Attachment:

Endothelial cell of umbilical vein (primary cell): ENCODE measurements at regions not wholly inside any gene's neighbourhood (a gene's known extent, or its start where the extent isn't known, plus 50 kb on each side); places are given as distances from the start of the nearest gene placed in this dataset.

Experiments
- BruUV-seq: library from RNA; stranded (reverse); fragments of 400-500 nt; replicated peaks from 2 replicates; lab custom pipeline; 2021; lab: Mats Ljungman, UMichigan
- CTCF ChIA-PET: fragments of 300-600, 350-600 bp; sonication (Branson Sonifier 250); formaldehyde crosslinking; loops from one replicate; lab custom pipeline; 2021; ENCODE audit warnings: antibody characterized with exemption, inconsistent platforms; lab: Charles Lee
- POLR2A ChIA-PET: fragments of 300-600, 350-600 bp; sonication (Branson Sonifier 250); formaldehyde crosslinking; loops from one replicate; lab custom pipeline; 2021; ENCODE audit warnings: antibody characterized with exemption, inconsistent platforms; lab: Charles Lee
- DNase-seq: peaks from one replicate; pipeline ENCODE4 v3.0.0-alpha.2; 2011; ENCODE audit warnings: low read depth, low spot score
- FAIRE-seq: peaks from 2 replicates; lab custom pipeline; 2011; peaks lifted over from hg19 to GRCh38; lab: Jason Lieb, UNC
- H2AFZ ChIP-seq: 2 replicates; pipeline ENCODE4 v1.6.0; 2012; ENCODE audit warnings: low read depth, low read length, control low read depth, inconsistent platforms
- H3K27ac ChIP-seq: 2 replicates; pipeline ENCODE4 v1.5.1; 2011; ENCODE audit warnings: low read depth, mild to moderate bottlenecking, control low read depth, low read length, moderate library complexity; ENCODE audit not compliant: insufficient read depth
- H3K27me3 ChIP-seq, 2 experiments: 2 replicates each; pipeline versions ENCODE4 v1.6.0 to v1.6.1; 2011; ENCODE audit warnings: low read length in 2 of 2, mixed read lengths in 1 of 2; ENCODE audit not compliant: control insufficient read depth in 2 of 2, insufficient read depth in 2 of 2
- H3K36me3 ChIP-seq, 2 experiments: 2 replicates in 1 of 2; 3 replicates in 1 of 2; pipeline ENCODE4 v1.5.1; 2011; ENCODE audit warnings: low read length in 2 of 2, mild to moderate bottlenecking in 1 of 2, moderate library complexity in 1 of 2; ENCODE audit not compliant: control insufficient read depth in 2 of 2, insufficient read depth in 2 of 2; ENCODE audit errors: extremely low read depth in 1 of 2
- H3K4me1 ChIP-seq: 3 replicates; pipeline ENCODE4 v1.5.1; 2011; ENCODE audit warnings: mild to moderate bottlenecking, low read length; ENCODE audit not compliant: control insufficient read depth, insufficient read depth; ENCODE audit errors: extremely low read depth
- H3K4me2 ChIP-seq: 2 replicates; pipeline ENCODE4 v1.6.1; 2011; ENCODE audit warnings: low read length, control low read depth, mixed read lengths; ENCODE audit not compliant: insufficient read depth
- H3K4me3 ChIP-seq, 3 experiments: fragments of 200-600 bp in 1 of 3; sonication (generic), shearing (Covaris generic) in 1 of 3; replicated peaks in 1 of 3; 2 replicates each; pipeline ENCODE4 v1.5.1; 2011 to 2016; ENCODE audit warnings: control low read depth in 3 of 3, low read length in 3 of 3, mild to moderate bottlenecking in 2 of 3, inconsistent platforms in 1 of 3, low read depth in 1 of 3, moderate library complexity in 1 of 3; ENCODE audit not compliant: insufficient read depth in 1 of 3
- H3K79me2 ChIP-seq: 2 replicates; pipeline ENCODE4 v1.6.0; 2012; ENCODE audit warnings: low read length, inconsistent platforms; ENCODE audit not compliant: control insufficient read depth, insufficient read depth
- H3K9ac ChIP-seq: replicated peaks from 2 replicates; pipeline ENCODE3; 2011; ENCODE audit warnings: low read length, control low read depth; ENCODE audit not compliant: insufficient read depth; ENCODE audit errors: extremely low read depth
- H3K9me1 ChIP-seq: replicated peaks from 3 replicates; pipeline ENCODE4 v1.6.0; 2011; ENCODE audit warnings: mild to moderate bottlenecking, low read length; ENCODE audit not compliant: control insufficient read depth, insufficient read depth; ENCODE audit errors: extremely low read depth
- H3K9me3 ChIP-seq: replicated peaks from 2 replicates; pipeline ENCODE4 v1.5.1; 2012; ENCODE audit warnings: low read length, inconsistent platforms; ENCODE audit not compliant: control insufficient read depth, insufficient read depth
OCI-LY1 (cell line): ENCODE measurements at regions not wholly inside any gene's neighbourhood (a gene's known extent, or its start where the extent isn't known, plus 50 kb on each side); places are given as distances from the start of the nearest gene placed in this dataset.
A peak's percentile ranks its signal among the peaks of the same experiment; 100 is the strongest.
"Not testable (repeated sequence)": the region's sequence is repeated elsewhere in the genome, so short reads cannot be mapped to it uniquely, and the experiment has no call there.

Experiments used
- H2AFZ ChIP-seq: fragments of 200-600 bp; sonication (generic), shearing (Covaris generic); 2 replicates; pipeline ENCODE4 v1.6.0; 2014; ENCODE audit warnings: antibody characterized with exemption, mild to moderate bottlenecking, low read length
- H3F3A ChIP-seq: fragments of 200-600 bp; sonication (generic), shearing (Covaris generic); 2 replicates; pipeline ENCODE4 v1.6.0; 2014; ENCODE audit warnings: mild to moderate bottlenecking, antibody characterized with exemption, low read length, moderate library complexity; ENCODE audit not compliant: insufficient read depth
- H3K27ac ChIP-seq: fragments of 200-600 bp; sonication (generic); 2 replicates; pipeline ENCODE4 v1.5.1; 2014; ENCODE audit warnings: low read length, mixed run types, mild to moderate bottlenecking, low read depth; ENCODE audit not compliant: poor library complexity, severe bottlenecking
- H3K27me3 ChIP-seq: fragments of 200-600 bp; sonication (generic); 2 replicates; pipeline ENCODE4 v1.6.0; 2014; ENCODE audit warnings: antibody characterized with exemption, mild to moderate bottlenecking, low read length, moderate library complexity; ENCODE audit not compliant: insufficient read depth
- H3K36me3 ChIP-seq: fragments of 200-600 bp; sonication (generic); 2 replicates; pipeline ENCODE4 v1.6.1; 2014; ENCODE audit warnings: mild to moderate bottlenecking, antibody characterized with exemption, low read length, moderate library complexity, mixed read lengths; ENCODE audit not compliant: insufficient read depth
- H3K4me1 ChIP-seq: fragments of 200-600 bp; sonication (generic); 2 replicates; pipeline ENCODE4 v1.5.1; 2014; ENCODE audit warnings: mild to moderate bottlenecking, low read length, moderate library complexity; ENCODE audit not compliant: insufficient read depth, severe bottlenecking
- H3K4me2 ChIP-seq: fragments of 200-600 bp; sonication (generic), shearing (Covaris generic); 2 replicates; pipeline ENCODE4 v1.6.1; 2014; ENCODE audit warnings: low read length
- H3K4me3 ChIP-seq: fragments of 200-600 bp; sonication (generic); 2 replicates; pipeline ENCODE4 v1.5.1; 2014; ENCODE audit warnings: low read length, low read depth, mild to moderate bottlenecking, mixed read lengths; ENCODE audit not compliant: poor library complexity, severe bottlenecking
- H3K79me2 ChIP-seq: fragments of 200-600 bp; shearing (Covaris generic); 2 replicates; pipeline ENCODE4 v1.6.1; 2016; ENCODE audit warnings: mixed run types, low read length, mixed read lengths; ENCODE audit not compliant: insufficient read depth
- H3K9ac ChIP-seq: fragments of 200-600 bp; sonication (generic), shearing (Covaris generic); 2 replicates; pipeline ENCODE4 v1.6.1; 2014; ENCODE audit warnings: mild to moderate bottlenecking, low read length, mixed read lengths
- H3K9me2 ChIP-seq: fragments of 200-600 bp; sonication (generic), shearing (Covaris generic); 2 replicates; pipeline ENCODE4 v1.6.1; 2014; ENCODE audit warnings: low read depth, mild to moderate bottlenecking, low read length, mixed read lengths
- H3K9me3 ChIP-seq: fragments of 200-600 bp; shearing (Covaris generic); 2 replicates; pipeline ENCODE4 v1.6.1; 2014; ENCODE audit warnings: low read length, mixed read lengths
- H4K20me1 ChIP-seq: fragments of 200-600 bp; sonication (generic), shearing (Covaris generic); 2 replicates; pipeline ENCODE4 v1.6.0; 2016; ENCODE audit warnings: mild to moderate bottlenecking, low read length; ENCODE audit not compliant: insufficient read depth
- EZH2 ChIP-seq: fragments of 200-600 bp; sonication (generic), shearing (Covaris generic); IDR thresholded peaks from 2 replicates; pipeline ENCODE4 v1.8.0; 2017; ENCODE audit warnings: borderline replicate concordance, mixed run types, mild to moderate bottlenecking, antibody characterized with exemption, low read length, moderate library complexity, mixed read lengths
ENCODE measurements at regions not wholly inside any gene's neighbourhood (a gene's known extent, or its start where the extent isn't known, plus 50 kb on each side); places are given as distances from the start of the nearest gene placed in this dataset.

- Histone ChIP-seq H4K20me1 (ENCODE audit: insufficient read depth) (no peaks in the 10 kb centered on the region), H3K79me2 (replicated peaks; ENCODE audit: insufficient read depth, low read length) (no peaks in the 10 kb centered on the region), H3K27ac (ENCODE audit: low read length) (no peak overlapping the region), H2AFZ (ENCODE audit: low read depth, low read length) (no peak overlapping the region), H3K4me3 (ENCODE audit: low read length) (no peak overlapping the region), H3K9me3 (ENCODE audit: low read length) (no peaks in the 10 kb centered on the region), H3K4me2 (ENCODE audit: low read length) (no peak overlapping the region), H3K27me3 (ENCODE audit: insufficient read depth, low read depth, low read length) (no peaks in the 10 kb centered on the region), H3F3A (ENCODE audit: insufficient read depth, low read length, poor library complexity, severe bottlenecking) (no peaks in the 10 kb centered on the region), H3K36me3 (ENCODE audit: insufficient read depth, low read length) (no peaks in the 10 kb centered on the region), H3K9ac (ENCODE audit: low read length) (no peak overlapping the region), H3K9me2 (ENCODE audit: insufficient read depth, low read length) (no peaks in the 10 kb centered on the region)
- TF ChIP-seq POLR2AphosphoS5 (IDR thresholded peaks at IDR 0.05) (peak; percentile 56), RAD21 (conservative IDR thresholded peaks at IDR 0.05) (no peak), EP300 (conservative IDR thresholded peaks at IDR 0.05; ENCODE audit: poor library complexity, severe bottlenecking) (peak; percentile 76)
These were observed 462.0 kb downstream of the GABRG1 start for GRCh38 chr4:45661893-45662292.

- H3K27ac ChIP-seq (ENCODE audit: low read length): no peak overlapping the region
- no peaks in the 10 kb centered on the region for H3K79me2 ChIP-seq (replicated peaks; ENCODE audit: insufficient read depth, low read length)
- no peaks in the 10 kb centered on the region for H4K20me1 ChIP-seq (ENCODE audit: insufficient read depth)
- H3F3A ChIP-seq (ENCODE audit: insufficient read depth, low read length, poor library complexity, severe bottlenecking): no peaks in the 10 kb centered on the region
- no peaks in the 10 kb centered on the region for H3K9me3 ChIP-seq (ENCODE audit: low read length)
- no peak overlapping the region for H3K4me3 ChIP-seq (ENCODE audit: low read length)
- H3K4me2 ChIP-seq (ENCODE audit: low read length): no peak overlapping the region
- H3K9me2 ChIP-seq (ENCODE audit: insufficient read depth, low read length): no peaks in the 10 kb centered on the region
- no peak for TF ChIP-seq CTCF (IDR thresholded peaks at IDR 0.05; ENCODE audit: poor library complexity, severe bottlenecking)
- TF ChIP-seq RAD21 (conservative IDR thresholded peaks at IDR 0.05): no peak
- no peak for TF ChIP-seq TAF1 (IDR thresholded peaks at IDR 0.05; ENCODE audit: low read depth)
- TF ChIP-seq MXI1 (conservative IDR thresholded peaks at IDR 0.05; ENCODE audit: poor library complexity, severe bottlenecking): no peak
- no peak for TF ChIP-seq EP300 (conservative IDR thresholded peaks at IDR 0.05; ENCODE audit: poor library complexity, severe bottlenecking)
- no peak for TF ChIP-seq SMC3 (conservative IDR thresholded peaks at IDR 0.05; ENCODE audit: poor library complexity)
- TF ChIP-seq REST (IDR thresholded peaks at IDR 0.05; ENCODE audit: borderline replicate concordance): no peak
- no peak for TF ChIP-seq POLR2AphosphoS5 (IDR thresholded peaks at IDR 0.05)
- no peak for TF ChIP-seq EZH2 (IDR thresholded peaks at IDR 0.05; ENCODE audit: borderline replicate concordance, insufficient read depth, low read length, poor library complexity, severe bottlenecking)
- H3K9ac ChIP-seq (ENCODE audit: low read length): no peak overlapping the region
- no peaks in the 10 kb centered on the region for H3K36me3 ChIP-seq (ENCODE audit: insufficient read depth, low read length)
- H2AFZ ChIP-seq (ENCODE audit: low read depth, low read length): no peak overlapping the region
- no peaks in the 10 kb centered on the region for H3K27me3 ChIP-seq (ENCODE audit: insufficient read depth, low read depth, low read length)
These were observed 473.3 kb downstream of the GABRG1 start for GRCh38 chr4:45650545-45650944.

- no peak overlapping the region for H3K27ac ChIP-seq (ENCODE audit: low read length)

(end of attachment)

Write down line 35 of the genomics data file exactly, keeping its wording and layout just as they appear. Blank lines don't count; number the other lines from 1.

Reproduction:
- H4K20me1 ChIP-seq: fragments of 200-600 bp; sonication (generic), shearing (Covaris generic); 2 replicates; pipeline ENCODE4 v1.6.0; 2016; ENCODE audit warnings: mild to moderate bottlenecking, low read length; ENCODE audit not compliant: insufficient read depth